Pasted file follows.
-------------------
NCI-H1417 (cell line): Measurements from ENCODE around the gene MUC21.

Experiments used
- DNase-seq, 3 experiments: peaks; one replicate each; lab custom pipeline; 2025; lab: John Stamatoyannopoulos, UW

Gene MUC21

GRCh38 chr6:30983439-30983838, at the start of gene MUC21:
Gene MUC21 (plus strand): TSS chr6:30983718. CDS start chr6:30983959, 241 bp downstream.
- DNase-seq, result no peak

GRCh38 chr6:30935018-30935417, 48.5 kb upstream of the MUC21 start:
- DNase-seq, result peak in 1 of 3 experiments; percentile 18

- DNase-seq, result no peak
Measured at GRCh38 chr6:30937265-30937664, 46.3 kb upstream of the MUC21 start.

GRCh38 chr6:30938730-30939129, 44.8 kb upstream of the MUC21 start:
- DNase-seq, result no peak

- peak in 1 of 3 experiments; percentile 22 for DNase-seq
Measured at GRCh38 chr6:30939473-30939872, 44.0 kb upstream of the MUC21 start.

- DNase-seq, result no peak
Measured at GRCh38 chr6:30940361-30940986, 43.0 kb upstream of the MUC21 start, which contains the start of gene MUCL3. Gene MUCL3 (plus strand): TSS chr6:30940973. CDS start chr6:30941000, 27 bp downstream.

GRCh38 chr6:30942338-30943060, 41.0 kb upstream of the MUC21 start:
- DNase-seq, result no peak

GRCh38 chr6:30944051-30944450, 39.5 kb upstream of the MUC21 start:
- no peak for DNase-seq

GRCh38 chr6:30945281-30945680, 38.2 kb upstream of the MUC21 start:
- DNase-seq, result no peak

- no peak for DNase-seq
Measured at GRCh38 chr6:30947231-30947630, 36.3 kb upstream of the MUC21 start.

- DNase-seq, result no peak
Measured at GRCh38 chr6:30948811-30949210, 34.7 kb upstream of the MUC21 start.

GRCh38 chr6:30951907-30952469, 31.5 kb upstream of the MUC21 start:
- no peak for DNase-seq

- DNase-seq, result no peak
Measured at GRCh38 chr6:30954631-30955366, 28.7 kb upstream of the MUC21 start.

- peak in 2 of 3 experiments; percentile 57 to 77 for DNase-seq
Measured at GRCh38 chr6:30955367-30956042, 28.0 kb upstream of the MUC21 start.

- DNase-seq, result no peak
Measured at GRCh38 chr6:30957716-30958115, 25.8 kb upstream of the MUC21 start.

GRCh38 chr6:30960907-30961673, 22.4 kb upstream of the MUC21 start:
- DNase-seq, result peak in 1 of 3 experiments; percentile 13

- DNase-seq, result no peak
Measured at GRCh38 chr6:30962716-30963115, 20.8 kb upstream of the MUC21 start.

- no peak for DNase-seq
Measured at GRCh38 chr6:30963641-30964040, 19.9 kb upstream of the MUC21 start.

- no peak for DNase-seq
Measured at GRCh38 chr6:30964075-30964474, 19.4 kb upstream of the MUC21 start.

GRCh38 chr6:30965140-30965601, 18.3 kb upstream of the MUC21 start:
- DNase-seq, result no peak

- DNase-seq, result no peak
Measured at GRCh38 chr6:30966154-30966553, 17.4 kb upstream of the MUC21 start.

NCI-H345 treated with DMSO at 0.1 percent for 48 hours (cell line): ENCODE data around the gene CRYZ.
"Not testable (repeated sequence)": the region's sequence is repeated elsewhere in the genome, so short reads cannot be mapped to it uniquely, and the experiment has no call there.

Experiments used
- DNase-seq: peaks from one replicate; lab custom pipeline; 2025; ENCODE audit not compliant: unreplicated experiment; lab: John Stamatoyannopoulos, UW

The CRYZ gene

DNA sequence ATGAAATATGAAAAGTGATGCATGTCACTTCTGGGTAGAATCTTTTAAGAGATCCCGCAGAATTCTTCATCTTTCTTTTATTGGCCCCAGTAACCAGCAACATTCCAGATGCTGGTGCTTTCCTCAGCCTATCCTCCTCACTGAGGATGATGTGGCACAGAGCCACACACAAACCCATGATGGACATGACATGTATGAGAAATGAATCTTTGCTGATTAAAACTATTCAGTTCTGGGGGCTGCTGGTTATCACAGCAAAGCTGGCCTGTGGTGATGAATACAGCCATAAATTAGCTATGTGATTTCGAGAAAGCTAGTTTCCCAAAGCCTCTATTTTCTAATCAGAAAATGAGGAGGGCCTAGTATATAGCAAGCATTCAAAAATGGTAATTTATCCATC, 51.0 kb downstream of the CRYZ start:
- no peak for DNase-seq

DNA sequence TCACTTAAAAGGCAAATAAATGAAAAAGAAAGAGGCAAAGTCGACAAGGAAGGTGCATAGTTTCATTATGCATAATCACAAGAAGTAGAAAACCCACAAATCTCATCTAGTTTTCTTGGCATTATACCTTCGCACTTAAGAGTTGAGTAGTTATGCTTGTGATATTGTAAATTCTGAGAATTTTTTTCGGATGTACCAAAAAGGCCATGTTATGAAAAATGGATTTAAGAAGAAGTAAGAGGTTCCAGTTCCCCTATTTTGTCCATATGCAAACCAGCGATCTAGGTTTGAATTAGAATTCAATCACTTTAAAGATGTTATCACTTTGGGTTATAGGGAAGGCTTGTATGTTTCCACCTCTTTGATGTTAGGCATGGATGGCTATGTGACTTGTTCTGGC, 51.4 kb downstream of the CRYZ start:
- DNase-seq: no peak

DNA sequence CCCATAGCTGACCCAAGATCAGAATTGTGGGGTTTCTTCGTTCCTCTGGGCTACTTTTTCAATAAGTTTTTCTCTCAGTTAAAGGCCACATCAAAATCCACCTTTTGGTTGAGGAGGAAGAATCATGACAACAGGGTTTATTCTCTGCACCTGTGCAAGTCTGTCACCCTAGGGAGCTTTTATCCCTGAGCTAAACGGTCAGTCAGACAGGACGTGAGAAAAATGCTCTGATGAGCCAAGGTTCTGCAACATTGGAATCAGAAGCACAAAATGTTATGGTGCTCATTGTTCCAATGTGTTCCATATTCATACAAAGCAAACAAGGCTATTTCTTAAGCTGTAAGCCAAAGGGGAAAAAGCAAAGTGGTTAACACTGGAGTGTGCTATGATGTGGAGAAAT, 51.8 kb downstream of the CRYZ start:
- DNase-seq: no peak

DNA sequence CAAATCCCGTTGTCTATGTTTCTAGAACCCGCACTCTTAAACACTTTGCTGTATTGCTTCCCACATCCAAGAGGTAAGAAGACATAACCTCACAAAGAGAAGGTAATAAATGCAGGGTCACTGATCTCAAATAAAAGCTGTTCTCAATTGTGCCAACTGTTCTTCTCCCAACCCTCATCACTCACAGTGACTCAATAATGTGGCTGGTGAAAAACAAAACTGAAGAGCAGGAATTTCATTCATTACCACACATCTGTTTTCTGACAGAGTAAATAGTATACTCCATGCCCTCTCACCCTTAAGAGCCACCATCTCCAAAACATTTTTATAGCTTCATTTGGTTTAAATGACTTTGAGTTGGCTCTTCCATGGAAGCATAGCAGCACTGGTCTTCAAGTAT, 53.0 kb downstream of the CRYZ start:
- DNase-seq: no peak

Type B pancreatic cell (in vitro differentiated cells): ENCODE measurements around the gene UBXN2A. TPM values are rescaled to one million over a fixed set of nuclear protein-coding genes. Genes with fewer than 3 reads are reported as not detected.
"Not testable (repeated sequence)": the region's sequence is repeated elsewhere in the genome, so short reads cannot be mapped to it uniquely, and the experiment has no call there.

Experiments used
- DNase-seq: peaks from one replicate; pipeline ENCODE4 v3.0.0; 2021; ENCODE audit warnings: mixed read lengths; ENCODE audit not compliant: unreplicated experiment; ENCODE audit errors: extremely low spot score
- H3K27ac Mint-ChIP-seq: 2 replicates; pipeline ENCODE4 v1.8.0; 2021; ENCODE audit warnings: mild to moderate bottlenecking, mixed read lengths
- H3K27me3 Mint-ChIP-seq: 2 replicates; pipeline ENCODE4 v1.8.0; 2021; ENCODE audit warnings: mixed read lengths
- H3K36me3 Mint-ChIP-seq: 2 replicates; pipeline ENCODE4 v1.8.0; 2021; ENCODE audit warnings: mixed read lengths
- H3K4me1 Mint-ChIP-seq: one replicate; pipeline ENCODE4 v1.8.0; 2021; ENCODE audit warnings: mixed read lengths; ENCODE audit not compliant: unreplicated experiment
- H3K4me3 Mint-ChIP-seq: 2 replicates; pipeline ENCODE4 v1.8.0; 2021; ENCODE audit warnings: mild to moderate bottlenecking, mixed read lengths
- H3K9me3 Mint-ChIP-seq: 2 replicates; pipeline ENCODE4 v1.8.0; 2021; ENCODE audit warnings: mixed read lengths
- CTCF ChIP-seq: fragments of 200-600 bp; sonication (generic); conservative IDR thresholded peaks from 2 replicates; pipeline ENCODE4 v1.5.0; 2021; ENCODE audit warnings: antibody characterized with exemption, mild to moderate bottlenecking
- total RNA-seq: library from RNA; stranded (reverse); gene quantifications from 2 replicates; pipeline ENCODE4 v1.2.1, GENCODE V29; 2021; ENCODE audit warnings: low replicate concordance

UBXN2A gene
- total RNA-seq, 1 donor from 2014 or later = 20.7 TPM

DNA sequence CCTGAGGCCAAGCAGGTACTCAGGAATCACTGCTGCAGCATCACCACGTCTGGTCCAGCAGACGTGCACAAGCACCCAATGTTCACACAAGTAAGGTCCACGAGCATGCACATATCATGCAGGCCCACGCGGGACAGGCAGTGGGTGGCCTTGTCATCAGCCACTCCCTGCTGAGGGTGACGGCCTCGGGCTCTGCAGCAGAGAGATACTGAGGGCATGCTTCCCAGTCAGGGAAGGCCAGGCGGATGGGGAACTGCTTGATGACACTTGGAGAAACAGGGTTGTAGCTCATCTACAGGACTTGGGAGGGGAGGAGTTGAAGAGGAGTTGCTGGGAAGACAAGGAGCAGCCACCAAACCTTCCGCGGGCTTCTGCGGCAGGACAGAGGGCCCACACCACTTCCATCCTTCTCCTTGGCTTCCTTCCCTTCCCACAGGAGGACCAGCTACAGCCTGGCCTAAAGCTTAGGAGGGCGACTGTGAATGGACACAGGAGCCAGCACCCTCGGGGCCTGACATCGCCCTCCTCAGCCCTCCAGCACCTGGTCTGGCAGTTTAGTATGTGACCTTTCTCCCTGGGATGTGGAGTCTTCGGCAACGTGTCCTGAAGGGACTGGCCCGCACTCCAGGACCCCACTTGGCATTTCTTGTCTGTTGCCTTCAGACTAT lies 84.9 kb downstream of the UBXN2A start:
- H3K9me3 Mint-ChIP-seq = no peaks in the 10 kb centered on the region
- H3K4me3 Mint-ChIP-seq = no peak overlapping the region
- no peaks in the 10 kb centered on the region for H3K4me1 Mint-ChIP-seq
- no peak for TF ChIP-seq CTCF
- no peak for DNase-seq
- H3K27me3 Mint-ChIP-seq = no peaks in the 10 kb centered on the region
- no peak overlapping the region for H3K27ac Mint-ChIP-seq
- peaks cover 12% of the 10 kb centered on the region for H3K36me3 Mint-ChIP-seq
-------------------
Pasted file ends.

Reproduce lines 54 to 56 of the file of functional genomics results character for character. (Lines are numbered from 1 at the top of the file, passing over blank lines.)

- no peak for DNase-seq

DNA sequence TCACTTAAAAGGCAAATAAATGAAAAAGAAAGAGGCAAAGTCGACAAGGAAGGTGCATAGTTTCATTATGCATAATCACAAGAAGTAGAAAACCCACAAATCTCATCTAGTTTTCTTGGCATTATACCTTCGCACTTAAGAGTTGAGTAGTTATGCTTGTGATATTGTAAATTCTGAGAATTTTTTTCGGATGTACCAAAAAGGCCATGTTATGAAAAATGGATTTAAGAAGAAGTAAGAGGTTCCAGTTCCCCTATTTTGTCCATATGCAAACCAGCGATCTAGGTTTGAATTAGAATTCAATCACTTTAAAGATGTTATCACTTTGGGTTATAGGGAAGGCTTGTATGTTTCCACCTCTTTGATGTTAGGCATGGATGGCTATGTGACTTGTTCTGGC, 51.4 kb downstream of the CRYZ start:
- DNase-seq: no peak